Tens of thousands of students marched and protested in more than 40 cities across Italy on Friday, February 18, continuing the outbreak of angry mobilizations after the January death of 18-year-old Lorenzo Parelli, who died while working for free — as so many other students find themselves forced to work. Another student, Giuseppe Lenoci, died in Fermo on Monday, February 14, under similar circumstances.
With the tragic death of Parelli, the profound injustice of the precarious free work that Italian students have been forced to do since the Renzi government’s 2015 education reform known as La buona scuola [Good School] has finally triggered a wave of indignation that goes far beyond the student body, becoming once again a topic of debate among the masses and in the mainstream media. That there was even real journalistic coverage of Friday’s demonstrations — the mainstream media cited a figure of 200,000 participants — testifies to the fact that the state has perhaps dragged its feet on this front. The billions promised for schools as part of Europe’s Recovery Plan for Italy (PNRR) clashes with the real situation of the Italian school system: the much-needed plan for ensuring the structural integrity of buildings, most of which are more or less unsafe, has never been launched; there are still too many overcrowded “chicken coop” classrooms; too few teachers are hired, and those hired are given poorly paid, precarious jobs; and measures aimed at controlling the pandemic have proved to be insufficient and contradictory, to say the least.
The central demands in the streets were for the resignation of Minister of Public Education Patrizio Bianchi, who didn’t lift a finger after Parelli’s death, and the abolition of the PCTO, the renamed work-based “learning” program (formerly “School-Work Alternation”), the unpaid “training” work imposed on all students. The PCTO is part of an entire cycle of insecurity and impoverishment for the youth, making permanent jobs with contract guarantees a “privilege” limited to a small minority of young workers who have become accustomed to years of unpaid work as a normal, ordinary stage of their working lives.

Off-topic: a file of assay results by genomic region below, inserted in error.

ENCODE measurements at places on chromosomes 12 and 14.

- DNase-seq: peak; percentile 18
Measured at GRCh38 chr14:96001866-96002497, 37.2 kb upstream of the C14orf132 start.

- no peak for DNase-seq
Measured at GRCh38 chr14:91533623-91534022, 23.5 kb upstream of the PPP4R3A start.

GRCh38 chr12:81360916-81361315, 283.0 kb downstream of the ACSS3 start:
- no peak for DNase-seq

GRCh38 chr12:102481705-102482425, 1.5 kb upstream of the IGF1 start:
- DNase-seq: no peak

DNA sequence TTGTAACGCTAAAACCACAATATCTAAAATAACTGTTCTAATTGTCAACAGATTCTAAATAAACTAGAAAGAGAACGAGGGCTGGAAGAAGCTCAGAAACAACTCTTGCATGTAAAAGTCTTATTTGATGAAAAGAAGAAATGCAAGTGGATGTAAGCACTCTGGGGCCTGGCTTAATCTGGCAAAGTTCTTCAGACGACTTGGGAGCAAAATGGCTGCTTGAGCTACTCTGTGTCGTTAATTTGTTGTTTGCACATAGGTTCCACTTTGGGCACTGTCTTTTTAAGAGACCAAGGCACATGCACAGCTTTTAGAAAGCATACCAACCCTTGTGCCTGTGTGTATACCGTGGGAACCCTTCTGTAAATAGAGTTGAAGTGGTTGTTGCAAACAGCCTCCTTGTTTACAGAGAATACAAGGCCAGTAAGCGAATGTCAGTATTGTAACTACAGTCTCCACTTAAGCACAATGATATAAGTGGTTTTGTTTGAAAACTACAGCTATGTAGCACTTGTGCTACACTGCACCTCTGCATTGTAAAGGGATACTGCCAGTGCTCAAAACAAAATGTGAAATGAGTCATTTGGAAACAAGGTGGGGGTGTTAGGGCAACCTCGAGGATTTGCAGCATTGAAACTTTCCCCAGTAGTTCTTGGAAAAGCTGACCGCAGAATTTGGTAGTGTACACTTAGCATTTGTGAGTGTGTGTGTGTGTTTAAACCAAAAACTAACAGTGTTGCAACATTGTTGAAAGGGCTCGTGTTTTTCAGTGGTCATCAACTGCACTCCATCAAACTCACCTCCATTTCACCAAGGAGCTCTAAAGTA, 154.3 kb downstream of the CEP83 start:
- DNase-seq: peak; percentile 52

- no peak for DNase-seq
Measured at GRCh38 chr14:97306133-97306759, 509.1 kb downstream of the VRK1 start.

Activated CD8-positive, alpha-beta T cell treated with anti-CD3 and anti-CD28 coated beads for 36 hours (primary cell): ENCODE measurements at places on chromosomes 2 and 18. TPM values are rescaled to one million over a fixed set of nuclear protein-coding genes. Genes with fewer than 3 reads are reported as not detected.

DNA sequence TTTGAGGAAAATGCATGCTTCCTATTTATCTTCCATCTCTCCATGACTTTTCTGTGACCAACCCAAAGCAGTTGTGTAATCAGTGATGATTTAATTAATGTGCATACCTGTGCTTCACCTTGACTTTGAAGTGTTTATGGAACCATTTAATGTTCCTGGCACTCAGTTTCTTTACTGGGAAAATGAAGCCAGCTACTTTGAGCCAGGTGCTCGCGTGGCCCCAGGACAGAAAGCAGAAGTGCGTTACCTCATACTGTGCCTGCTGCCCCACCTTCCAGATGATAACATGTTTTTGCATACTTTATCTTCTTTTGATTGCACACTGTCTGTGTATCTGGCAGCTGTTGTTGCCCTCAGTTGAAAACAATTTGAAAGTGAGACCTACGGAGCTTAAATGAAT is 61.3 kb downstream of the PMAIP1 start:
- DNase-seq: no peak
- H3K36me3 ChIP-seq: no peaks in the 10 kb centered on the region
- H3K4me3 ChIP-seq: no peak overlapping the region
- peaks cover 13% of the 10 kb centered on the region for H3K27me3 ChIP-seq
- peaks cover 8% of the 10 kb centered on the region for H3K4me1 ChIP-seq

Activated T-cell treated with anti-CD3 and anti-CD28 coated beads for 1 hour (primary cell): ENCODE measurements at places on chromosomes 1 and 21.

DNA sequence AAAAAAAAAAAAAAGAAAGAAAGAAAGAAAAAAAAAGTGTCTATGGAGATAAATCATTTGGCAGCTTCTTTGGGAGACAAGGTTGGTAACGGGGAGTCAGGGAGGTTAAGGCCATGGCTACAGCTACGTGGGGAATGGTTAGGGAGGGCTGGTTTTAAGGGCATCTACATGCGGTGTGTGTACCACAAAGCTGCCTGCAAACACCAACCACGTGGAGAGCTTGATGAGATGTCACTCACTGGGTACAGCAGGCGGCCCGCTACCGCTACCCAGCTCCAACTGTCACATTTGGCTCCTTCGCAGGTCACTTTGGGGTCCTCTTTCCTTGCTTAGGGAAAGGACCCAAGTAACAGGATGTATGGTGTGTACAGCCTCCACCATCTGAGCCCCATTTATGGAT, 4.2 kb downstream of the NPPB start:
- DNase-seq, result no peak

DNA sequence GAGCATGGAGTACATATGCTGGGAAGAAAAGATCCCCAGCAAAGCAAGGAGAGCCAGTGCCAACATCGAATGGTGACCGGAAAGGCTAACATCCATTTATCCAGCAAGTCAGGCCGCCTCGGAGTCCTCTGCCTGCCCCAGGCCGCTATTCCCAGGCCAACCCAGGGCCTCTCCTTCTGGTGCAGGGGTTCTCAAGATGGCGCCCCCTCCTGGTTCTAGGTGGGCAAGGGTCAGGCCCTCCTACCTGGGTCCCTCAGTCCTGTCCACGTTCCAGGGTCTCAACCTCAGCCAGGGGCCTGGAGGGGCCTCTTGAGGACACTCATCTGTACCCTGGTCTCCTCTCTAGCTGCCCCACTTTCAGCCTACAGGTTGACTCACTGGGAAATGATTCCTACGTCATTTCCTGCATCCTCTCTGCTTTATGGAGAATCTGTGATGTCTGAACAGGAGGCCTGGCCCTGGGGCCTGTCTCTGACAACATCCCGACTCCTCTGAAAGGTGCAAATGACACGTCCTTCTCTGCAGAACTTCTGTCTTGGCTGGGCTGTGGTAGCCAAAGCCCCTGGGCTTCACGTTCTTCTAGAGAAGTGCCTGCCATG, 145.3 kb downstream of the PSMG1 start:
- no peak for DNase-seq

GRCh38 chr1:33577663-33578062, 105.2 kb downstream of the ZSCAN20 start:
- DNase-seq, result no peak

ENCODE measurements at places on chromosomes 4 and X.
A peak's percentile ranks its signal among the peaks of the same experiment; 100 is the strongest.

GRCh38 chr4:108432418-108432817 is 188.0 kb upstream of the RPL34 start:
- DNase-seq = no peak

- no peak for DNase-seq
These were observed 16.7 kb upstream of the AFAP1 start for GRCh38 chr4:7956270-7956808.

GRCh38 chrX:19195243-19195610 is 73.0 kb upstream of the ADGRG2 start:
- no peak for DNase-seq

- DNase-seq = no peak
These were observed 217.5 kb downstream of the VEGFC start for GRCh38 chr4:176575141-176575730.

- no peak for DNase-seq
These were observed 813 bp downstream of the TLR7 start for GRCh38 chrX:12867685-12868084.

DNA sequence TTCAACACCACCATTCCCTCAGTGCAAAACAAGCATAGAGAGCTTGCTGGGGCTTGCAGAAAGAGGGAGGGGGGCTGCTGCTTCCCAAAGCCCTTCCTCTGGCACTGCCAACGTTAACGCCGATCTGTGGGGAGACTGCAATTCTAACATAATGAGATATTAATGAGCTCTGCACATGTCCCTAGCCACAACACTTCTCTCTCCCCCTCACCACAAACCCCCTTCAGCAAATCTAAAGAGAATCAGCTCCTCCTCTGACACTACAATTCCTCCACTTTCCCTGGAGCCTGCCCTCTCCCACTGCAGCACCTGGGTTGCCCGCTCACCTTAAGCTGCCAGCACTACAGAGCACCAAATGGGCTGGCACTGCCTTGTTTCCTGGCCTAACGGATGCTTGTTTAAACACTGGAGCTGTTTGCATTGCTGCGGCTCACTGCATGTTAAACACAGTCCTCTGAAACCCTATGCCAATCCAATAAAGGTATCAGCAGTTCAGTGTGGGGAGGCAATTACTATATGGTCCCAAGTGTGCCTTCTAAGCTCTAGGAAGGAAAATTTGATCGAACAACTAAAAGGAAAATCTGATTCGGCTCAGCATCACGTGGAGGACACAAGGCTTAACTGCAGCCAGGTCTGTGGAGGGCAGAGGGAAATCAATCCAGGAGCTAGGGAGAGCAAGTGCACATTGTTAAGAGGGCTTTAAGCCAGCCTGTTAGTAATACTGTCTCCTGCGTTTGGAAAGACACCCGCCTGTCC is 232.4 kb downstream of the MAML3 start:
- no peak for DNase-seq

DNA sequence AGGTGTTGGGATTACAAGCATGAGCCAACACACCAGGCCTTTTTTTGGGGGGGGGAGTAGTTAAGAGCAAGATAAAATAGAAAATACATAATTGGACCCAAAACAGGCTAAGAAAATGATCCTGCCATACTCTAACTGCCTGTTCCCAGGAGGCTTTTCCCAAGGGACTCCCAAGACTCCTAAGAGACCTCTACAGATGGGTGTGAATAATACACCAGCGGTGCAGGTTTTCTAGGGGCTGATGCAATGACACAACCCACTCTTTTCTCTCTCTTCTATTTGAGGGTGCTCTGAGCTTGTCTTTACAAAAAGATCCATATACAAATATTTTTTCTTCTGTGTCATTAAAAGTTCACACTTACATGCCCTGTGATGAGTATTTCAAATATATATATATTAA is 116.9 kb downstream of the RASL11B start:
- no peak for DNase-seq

The largest, most fiery demonstrations took place in Turin, Milan, Bologna, Rome, Naples, Palermo, and Cosenza. In the Calabrian city of Cosenza, the ongoing occupation against the sexist harassment of a female student at Valentini-Majorana high school was joined by more than a thousand students in Friday’s march. Turin and Bologna saw the tensest moments between demonstrators and police, and seven cops were injured in Turin.
It should be noted that as mobilizations in Italy have abated overall, the students are finding themselves relatively isolated. For the most part, even striking school workers did not participate in Friday’s demonstration in any substantial way, nor did the working class in general. Even if the day was rather isolated from workers’ organizations, it could have been stronger had the two main national student organizations participated. That could have resulted in an even stronger mass response to the Draghi government’s “Confindustria Cure” [Confindustria is the Italian employers’ association].
This situation is even more serious given how far away Italy remains from a unity of demands and mobilization by students and teachers. That could directly involve a large segment of precarious workers and graduates who are waiting to be able to participate in the national exams to qualify for teaching. These scheduled exams have been subjected to appalling delays.
We must respond to the capitalists — who make students work for free, who make education a tool of the corporations, and who unload the costs of their crisis on the working class, with government complicity — with a united political struggle against their system, which is destroying any possibility of a decent future for the vast majority!
First published in Italian on February 18 in La Voce delle Lotte.
Translation and adaptation by Scott Cooper